Monthly Archives: July 2014

On Objectivism

After browsing a whole lot of blogs talking about real (i.e. political/philosophical) issues, I found a favorite: Revolution is Free. The author, Erika, wrote an interesting post on Altruism from an Objectivist perspective. I posted a thought experiment as a comment to that post, and include it at the bottom of this post.

I did read about Objectivism some time ago, on Wikipedia and some libertarian sites. I decided I couldn’t agree with it, mostly because of its conclusions about altruism. This was while I remained a Christian; after my deconversion, I reconstructed my ethics and found myself with a model very similar to Objectivism – due mostly, I’m sure, to subconscious plagiarism rather than the objectivity of morality.

Objectivism is the brain child of Ayn Rand, and… Well, here’s her explanation from Atlas Shrugged:

My philosophy, in essence, is the concept of man as a heroic being, with his own happiness as the moral purpose of his life, with productive achievement as his noblest activity, and reason as his only absolute.

This is almost what I believe, but I think it’s incomplete. I really ought to read Rand’s books, but for now I’ll give a snapshot of my thoughts.

Reason as the only absolute? Yep, I agree there. Our mental faculties fail us regularly, but that’s why we discuss these things.

Productive achievement as the noblest activity? Absolutely, but probably for different reasons than Rand would cite.

Happiness as the moral purpose? Umm, what? What is happiness and why is it so important? This question is what the entire foundation of my own personal philosophy grew out of.

Just before leaving Christianity, I believed in reason as the only absolute. I sought the truth that I might be set free. It turns out that freedom ain’t so great once you have it. My mental stability, self-respect, sense of identity, and overall happiness all plummeted. I still valued morality but had just destroyed my reason for being moral, and found my resolve weakening. I decided I would have been better off without this freedom.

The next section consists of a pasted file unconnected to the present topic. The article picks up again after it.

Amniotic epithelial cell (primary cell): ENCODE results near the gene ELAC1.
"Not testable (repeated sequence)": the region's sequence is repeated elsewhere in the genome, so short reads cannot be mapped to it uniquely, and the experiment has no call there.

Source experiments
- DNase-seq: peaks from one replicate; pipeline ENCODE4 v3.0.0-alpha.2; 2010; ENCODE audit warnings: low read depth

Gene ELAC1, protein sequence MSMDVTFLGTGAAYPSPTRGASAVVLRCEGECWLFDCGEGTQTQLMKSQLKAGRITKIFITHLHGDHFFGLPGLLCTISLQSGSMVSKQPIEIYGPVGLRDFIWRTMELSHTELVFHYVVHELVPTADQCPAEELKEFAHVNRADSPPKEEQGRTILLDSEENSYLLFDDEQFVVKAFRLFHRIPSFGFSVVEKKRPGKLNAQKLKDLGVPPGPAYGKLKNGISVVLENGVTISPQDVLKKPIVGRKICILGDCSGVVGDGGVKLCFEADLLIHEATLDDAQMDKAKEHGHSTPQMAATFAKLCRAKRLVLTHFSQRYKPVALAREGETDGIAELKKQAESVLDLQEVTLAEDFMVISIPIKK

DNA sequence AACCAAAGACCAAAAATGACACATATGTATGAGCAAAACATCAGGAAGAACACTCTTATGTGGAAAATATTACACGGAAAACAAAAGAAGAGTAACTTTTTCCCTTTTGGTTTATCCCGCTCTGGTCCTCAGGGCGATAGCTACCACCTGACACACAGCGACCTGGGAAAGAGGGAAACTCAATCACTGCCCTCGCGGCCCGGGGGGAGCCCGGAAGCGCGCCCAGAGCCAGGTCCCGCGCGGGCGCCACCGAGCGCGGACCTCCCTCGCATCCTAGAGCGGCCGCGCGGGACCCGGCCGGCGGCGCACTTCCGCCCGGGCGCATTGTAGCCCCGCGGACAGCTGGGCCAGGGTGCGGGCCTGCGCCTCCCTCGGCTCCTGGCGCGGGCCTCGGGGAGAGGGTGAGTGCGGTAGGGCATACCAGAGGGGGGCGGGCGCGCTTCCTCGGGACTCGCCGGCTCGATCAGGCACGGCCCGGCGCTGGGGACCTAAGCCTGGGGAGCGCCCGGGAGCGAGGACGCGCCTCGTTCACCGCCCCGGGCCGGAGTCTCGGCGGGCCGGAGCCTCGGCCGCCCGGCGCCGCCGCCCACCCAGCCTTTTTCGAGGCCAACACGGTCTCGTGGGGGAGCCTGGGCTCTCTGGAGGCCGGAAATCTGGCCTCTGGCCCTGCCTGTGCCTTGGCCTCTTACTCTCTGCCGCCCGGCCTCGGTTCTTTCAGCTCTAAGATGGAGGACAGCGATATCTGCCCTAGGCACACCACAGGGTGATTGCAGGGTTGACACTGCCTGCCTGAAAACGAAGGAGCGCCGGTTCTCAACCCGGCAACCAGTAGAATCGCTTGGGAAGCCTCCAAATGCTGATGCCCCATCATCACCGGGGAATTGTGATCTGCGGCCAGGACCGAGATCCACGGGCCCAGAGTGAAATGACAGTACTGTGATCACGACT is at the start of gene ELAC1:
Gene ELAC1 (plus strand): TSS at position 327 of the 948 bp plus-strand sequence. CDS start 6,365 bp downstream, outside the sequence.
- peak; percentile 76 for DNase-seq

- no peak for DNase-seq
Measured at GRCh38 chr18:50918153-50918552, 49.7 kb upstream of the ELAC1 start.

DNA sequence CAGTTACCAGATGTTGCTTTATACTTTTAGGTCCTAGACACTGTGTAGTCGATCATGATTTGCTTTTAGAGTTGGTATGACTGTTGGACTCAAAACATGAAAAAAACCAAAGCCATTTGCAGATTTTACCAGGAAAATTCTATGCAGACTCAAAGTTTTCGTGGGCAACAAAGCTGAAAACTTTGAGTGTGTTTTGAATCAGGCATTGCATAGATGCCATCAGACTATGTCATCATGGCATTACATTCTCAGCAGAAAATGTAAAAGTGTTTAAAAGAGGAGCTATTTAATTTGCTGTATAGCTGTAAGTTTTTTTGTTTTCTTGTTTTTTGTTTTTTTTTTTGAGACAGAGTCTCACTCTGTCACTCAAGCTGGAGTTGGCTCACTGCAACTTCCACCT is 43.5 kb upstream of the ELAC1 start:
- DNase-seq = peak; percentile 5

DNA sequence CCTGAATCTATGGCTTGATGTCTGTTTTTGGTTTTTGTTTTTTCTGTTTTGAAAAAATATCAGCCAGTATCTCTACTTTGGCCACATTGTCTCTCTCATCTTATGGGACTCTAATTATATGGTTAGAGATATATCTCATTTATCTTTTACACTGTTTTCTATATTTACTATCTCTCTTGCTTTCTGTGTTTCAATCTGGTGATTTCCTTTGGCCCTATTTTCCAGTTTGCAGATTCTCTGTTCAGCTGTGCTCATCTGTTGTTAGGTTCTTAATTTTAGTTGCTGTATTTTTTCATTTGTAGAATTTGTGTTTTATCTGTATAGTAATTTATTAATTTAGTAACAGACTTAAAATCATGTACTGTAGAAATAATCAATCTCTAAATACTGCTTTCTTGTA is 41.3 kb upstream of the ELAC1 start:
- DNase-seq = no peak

Observing that I valued happiness over truth, the only reasonable response seemed to be to promote happiness over reason. I swore to myself that I would not be responsible for anyone else’s similar experience. But why was happiness so important, and what caused it?

Ultimately I decided that my very amateur understanding of evolutionary psychology was the best available material for constructing a new foundation for my ethics. We are made happy by things which have historically promoted survival. We exist because our ancestors did such things. Survival is our mission, and our instincts, including happiness, are a crude mission brief.

This results in three principles:

  1. Each person is obligated to promote the general interest, or “greater good,” or, most specifically, the survival of the human species;
  2. Every person’s base value is equal; and
  3. Each person is (usually) most familiar with his own interest, and therefore holds more responsibility for himself than for anyone else.

“Base value” means the value afforded to someone for being human and thereby promoting the survival of the human species. Attributes like youth, or leadership and hunting skills (in a primeval society) make some people more valuable than others.

Too much emphasis on instincts to the exclusion of reason causes destructive behavior like war. Too much emphasis on reason to the exclusion of instincts causes other destructive behavior like eugenics. My conclusion: The primacy of reason must be held in tension with an aversion to cognitive dissonance.

By this I mean that I believe the Nazis, for example, had instincts against their atrocities. A combination of hatred (instincts) and misguided (pseudo-)science motivated them toward horrible acts. Although primal instincts were part of the problem, I can easily imagine this happening solely on reason. We must listen to our “hearts” when they warn us that what we’re doing is wrong.